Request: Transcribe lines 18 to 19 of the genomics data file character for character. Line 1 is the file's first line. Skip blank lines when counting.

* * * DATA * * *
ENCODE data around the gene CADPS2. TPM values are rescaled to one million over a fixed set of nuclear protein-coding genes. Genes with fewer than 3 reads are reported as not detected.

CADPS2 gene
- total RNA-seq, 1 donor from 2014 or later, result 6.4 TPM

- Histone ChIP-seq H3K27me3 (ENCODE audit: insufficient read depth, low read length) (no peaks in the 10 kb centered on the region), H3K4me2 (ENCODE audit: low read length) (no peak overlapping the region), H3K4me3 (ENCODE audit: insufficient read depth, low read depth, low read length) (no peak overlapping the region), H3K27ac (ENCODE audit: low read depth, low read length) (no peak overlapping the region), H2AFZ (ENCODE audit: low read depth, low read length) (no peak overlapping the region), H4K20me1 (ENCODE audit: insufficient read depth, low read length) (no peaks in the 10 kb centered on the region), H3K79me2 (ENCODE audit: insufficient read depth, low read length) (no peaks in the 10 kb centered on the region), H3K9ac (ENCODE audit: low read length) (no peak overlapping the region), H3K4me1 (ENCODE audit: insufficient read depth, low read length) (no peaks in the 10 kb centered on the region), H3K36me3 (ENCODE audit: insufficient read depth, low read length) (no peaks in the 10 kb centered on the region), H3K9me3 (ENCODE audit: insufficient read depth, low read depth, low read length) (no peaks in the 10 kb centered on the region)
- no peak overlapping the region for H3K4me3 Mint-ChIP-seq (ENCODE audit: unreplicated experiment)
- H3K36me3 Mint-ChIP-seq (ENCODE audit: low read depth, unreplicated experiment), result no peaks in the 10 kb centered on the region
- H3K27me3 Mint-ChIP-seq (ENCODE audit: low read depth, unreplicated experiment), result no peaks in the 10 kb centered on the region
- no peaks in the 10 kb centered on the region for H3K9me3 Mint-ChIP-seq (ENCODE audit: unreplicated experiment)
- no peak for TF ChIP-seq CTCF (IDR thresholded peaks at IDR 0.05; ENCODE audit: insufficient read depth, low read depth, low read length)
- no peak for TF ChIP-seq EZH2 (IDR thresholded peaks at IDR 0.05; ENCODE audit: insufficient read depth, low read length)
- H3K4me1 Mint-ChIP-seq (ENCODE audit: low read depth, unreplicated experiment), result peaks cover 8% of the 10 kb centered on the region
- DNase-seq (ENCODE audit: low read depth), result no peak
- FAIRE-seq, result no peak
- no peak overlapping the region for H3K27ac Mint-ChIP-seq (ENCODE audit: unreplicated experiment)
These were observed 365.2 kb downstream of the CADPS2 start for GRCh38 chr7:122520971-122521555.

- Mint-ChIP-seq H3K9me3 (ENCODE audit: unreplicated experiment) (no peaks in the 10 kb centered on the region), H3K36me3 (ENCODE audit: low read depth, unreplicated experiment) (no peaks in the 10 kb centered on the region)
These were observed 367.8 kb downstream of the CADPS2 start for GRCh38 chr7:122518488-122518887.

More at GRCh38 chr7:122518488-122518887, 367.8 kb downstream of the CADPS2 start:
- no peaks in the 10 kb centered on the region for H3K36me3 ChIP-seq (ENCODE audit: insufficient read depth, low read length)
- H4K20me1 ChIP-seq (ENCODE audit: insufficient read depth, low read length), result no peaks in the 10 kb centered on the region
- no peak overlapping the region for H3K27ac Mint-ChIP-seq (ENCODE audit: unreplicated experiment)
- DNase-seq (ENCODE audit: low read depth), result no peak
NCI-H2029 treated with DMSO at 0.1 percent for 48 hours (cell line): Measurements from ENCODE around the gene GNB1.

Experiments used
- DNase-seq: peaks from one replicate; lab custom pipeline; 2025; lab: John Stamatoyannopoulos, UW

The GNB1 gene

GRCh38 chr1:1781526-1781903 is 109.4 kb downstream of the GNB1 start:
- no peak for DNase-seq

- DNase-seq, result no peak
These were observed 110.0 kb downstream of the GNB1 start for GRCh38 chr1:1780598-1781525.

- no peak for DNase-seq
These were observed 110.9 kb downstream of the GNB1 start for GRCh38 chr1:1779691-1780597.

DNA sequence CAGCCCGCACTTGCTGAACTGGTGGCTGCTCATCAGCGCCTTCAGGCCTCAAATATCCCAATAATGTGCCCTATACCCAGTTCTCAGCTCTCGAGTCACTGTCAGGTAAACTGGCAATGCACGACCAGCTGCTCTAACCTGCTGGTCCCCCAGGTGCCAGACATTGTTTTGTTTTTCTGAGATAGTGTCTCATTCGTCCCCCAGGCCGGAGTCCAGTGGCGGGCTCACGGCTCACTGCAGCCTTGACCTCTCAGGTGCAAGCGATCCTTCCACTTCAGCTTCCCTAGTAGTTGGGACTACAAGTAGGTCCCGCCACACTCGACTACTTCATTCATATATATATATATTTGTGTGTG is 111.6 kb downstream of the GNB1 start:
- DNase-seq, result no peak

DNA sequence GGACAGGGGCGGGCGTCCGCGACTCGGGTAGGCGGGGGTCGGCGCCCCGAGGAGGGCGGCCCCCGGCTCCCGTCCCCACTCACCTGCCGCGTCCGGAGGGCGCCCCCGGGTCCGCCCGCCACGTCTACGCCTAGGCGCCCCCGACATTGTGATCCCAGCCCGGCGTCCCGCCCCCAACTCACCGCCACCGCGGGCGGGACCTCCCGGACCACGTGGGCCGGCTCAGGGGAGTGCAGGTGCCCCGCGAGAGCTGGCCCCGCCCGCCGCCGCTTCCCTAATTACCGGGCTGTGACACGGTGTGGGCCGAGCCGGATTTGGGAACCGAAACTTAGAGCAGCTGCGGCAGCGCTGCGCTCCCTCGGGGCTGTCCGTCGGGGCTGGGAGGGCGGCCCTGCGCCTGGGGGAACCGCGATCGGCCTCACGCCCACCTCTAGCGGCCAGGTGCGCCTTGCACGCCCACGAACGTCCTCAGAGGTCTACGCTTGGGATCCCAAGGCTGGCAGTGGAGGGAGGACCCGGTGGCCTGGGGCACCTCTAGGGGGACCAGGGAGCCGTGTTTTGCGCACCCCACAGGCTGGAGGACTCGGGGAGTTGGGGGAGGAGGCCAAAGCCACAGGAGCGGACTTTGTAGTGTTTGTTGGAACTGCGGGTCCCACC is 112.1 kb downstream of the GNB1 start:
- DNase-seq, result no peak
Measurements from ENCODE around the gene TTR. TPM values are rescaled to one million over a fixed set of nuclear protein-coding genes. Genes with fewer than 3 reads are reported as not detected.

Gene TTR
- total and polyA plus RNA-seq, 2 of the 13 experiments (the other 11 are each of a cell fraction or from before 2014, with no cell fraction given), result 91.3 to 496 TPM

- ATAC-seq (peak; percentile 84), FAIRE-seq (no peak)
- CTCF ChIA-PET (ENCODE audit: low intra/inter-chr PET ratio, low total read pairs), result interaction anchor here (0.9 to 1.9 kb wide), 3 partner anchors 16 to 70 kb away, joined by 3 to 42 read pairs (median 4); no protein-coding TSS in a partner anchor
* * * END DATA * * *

More at GRCh38 chr7:122518488-122518887, 367.8 kb downstream of the CADPS2 start:
- no peaks in the 10 kb centered on the region for H3K36me3 ChIP-seq (ENCODE audit: insufficient read depth, low read length)